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(BBS members: please see the instructions under Website news for details of how to log in to the new Members area. Note that online Journal access passwords from the old website will not work.)
Over the last 10 or 11 months we have been busy working with website design and development company, Castlegate IT based in York, to completely re-design the website and bring it up to date. The new website is compatible with smartphones and tablets as well as desktop computers, and we hope that you will enjoy browsing some of the new pages, and perhaps rediscover some of the old – but often well tucked away – content.
Most of the page content has been transferred from the old website, but if there is something missing that you need, please let us know.
The new website has a Members only area which contains BBS referee details, all the Field Guide pages online and a link to Taylor & Francis online where you can access the current and past issues of Journal of Bryology.
One new feature of the website is a section with a page devoted to each species, with lots of information, links and images. Check out the Species pages from the new Species finder.
The website is still very much a work in progress, especially the new Species pages, so if you can contribute anything – photos, links, articles etc, please email us at email@example.com.
If you have the time, why not take on one or two species and send us some tips on identifying them, notes on their habitats and distribution, take a few pictures and provide links or any other information you can think of. Send us the content and we’ll format it and upload to the website. Please let us know beforehand if you’d like to do this, so that we can ensure there is no duplication of effort.
The spread of COVID-19 (Coronavirus) is having a significant impact on our lives and is likely to continue to do so over the coming months. The BBS is taking this threat seriously, and is prioritising the health and well-being of members, volunteers and any of the general public with whom we interact. Please see our Covid-19 guidelines for further information.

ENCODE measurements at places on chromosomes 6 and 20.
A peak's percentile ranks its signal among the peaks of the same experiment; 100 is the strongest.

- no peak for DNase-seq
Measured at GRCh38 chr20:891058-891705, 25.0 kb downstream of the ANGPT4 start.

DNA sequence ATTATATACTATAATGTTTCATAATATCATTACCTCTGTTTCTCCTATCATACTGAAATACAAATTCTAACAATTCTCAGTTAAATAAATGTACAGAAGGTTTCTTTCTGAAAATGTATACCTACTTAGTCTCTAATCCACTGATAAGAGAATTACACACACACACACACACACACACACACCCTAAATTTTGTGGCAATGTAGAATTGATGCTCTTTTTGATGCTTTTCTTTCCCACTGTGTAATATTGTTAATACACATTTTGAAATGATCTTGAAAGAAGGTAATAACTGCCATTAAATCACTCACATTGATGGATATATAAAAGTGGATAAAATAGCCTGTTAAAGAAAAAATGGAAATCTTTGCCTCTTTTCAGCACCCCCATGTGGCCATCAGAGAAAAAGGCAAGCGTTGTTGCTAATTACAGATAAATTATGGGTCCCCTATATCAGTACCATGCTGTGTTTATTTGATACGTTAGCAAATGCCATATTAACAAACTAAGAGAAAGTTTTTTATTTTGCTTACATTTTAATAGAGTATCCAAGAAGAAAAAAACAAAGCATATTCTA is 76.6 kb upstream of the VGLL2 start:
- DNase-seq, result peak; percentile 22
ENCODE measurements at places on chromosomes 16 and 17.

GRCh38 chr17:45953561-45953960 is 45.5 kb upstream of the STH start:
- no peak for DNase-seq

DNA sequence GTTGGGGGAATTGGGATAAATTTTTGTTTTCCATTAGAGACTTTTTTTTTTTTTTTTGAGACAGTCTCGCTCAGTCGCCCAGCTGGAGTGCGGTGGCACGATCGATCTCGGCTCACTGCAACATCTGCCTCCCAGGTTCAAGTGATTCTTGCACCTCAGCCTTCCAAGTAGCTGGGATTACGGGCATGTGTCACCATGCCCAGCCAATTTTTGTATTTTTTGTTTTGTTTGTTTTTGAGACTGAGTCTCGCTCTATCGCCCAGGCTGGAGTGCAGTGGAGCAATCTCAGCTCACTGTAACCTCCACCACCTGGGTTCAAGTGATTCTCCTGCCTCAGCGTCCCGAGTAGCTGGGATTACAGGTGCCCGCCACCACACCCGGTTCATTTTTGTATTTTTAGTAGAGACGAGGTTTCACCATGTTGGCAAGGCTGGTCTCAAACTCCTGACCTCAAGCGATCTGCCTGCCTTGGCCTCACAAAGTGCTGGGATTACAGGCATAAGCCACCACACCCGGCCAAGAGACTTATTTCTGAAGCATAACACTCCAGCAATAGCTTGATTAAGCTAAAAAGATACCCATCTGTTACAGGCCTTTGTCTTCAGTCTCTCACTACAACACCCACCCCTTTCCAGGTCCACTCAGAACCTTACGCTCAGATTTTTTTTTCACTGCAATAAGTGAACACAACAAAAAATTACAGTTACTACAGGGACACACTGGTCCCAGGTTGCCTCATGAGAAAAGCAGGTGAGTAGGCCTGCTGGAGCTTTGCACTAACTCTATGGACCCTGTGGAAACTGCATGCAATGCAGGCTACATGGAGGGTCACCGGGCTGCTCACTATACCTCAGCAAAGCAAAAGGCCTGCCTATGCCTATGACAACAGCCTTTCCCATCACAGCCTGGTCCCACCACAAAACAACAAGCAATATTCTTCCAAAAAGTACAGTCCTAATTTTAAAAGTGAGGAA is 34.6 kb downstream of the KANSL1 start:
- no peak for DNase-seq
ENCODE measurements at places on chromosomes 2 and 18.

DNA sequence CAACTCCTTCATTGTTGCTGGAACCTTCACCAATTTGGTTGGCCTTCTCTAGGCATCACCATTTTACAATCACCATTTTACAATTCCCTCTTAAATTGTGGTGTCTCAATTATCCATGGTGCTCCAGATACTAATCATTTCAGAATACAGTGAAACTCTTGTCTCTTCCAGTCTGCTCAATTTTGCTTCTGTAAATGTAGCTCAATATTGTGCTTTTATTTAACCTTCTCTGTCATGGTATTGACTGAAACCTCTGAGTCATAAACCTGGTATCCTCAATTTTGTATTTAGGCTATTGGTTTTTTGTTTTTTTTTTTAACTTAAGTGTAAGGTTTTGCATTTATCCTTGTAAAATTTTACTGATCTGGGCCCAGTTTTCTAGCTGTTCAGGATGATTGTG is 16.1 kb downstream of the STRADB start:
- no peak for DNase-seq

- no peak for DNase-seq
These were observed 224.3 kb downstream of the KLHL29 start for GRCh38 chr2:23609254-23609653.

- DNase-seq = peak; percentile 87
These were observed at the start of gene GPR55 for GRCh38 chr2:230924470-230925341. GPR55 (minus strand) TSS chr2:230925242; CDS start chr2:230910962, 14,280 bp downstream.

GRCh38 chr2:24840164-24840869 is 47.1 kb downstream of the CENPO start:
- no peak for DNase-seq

Introduction to Bryophytes
If you’ve ever been fascinated by the colourful and multi-textured array of mosses on a stone wall, stony ground or woodland floor, and wondered what they all are, then this section is for you. The Learning area of the website will introduce you to bryophytes and get you started identifying some of the common species around where you live.
Explore your area
…without even leaving the house. Many knowledgeable and experienced BBS members have contributed to the vice-county pages, describing what can be found in their local areas and giving hints and tips on places to visit. Read all about your vice-county before you head out.
The BBS Field Guide
This book is the only up-to-date, user-friendly guide to identifying British and Irish bryophytes in the field, with colour photos and drawings showing what species look like; notes on how to identify and to distinguish between similar species; and distribution maps and habitat notes, which will help you to decide whether you have correctly identified a plant.
Microlejeunea ulicina (Fairy Beads) and Metzgeria furcata, spotted by Peter Martin in a churchyard in South Gloucestershire, growing on a yew needle.Learn More
At present, no meetings are possible because of the Covid-19 situation, however we will resume local meetings as soon as it is safe to do so.See all our upcoming events
Summer Meeting 2021: Isle of Jura POSTPONED
Autumn Meeting 2021: North Wales
The dates are now set for this meeting. Please register your interest with the Local meeting secretary Margaret Crittenden firstname.lastname@example.org.
Physcomitrium sphaericumby Claire Halpin Enlarge Image
Schistidium crassipilumby Peter Martin Enlarge Image
Homalothecium sericeumby Claire Halpin Enlarge Image
Sphagnum subnitens subsp. subnitensby Claire Halpin Enlarge Image
Brachythecium rutabulumby Claire Halpin Enlarge Image
Diphyscium foliosumby Des Callaghan Enlarge Image
Pellia epiphyllaby Claire Halpin Enlarge Image
News from the British Bryological Society
10 April 2021
26 March 2021
13 March 2021